While he doesn't point to any specific factor that led to the theater not being as successful as the ones in Fort Myers and Lancaster, he does admit to "mistakes."

"We weren't consistent with our marketing and our branding, we weren't entrenched in the community," Prather said. "We didn't have the brand we have here."

He also points to more competition. Phoenix, the nation's sixth-largest metropolitan area, has a population of 4.2 million in a broad swath of suburbs that stretch along the Salt River Valley; the Arizona Republic once identified about 80 different theaters in the region, he said. By comparison, Collier and Lee counties together have about two dozen, ranging from tiny amateur groups to the Naples Philharmonic.

"We also started doing too much discounting," Prather said, noting that his Fort Myers theater rarely offers broad discounts on tickets outside of certain times of year or a few one-off specials. "We just fell into some bad cycles out there. Once you fall into that, it is very hard to get back out."

Prather wants to assure Southwest Florida audiences that the Fort Myers theater is not closing.

"Unfortunately, both theaters are called Broadway Palm," he said. "It has no direct financial impact on my operation in Florida."

Prather calls the move "a strategic decision" that allows him to focus his attention on the theaters in Fort Myers and Lancaster, both of which remain profitable. He also plans to hop in and out of the upcoming 30-week, 70-city fourth national tour of "Fiddler on the Roof." He also hinted that PEG might consider mounting a second, concurrent national tour at some future date.

Up next for the impresario is an update of the Broadway Palm, announced earlier this spring that will include renovations, new bathrooms, cosmetic upgrades, service improvements and changes to the dining menu.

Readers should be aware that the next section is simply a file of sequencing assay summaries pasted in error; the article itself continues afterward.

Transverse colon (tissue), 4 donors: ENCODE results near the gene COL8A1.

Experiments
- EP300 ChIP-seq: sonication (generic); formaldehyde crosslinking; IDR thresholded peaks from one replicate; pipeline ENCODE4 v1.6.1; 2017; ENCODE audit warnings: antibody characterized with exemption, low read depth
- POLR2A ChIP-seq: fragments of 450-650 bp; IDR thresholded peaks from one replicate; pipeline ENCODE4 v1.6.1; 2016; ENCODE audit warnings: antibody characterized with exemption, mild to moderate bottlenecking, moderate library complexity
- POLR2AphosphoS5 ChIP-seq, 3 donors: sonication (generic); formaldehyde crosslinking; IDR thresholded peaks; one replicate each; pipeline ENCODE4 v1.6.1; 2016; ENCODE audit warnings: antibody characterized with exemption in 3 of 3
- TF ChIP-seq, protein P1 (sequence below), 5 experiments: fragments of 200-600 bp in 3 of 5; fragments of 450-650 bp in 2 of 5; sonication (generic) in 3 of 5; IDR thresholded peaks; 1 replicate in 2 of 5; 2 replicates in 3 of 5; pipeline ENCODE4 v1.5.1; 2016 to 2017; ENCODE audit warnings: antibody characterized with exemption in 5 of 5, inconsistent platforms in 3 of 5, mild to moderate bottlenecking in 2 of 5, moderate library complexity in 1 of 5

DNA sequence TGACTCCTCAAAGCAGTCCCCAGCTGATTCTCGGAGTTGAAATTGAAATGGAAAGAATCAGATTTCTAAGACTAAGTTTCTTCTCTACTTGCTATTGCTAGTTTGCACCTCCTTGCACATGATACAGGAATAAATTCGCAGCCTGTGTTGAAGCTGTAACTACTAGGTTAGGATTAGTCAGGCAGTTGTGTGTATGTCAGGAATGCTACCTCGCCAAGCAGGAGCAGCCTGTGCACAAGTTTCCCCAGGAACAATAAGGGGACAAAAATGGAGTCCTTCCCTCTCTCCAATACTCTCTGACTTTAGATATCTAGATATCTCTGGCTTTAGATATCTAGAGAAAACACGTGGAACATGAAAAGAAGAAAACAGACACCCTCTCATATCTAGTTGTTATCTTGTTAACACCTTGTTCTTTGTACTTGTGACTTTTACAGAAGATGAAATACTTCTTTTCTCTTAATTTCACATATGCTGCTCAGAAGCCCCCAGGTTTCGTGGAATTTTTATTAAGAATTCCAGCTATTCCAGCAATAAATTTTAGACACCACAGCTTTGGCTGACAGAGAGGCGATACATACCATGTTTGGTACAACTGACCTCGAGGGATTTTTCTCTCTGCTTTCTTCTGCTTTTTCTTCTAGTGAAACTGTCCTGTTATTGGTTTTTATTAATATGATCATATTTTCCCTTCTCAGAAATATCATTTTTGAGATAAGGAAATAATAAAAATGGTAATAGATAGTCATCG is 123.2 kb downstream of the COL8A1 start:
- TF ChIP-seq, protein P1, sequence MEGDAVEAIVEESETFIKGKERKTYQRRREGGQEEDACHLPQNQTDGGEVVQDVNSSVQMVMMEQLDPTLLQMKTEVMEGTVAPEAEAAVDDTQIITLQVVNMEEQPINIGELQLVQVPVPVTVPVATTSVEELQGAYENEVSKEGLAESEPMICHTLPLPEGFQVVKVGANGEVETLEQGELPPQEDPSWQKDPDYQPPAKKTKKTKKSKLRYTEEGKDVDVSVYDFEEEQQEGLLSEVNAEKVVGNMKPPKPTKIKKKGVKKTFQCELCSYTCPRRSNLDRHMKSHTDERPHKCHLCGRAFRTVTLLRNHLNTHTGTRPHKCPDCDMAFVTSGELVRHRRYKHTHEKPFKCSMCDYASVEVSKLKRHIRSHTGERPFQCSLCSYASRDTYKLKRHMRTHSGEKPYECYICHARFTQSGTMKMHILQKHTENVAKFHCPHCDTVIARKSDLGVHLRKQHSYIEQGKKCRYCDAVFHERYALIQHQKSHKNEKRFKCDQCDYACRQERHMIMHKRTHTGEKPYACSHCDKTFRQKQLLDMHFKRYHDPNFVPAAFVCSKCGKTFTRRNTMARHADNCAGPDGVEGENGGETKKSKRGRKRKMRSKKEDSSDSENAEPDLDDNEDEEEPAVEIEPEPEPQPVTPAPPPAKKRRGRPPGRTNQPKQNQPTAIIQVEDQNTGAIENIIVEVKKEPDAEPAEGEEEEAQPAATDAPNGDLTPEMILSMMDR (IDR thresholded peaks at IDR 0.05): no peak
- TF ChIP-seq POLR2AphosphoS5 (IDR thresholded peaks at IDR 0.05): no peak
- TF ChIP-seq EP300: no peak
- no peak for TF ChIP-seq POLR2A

"I've got the architectural plans on my desk," Prather said, although he refused to cough up any more details.

"Cinderella," the current Broadway Palm production, runs through runs through June 23, followed by "Grease." Family friendly ticket prices range from $18 to $39. Call (239) 278-4422 or online at www.BroadwayPalm.com.

The national tour of "Fiddler on the Roof" launches with a seven-week stint in Fort Myers from Dec. 29 - Feb. 16, 2013 before heading out on the road.

Individual tickets go on sale to the public June 1, 2012. For more information about group sales or to request information, go online to www.broadwaypalm.com, call (239) 278-4422 or stop by the Broadway Palm box office at 1380 Colonial Boulevard in Fort Myers.

© 2012 Naples Daily News. All rights reserved. This material may not be published, broadcast, rewritten or redistributed.

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Comments » 2

SimonSays writes:

Hats Off to Will Prather and the whole Prather and Broadway Palm Theater families. You made a smart decision by paring down to a more manageable size and I am sure that Southwest Florida stands with me in saying Thank You for all that you do here!
Fellow Southwest Floridians...the Broadway Palm Theater is a gem and I am sure that it is more of a labor of love than a profit-making venture for the actors and management. Please show them (and other tourism partners) your support so we can continue to enjoy a wide variety of entertainment in our little corner of Paradise.

ThePratherWay writes:

This is so typical of the Prather Family, (Owners),. Money is sooo MUCH more important to Will Prather then the employees who have worked many many years for that family, 6 days and 14 hours aday. Will Prather throws away long term loyal employees just to channel his money into his personal struggling "TOURING" business.

The Prather family continue to treat long term employees in their OTHER 2 theatres as just numbers, and often toss them aside without even a thank you for the long loyal service.

It won't be long before the other 2 theatres they own are sold too,...Just to fund WILL PRATHER'S other personal struggling project... NOT fair to good folks.

As you can see. Prather States the Ft. Myers FL theare is not being sold. BUT he did not say the Lancaster, Pa theatre is not next on the chopping block.

It would be long before the Lancaster, PA folk, some that have worked the for more than 20 years, will be coldly dis

.